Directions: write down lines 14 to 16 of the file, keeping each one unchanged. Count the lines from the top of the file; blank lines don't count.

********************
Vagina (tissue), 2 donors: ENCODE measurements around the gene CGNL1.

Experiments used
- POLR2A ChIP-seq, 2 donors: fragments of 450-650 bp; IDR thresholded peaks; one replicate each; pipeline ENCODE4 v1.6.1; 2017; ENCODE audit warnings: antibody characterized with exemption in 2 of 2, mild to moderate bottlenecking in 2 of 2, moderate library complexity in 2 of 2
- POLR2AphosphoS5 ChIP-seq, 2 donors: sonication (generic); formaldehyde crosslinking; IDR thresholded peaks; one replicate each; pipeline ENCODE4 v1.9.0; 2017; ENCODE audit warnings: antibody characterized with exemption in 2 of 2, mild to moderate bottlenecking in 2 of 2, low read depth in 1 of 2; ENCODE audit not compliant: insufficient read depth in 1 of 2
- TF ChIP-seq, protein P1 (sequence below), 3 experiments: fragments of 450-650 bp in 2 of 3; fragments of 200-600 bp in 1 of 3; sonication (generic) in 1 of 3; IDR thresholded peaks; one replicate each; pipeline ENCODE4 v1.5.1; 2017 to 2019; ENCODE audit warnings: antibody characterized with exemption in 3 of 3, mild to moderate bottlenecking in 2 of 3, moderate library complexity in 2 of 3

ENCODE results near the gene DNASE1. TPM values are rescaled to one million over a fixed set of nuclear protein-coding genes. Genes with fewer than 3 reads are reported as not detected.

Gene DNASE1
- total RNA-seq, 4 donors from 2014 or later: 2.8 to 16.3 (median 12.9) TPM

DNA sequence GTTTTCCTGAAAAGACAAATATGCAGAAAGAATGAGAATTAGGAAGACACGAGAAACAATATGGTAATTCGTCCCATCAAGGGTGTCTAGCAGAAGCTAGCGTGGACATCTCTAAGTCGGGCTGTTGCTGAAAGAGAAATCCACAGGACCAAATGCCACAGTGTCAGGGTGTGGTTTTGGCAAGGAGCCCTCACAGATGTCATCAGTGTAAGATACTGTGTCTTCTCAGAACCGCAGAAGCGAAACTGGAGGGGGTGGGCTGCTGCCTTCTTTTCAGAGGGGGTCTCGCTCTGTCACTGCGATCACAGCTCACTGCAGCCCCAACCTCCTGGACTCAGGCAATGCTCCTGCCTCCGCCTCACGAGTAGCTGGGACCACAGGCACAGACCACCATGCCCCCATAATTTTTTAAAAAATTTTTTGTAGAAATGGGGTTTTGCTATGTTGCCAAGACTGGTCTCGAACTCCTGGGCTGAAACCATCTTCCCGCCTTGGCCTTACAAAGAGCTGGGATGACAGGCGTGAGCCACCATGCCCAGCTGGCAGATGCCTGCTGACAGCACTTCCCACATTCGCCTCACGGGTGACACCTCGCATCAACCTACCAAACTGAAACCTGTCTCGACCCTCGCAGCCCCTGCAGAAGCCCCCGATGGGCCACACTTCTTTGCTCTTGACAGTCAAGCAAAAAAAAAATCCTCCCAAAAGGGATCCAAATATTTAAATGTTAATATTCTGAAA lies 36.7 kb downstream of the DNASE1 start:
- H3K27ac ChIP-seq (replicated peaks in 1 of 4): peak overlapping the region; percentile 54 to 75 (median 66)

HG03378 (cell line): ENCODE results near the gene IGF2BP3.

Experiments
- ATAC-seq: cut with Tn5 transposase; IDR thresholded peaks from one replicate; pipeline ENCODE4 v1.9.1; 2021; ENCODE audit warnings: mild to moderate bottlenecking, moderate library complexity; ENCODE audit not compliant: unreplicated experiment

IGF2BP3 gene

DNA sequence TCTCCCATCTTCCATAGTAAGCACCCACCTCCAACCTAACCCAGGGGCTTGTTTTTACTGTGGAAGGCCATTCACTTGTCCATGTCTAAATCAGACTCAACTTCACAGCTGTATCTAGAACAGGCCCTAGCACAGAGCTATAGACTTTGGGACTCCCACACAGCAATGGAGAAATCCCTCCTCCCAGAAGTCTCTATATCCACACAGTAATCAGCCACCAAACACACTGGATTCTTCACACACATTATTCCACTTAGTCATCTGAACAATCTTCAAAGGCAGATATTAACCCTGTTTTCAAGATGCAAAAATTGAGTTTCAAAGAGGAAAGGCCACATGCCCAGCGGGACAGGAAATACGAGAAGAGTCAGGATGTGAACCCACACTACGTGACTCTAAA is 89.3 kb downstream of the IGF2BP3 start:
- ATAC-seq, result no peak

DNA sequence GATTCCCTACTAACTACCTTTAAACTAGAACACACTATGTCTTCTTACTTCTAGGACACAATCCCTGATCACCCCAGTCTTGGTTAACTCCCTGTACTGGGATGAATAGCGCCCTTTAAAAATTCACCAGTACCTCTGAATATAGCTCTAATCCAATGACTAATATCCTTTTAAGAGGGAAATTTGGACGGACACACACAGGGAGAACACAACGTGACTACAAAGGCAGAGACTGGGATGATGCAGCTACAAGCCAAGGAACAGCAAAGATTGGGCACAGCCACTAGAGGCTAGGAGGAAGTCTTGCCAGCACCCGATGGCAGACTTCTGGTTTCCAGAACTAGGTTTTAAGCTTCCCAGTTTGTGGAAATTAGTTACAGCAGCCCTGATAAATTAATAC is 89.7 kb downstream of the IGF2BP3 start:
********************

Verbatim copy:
IGF2BP3 gene

DNA sequence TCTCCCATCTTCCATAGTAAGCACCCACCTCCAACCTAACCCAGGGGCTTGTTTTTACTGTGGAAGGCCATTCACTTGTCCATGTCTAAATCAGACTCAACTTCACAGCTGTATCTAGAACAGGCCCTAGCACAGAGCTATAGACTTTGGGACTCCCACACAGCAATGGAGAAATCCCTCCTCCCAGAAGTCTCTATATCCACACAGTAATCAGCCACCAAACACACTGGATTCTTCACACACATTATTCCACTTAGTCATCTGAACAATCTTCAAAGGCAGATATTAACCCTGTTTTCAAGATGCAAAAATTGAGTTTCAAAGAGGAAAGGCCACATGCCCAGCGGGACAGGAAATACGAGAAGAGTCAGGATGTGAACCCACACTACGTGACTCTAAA is 89.3 kb downstream of the IGF2BP3 start:
- ATAC-seq, result no peak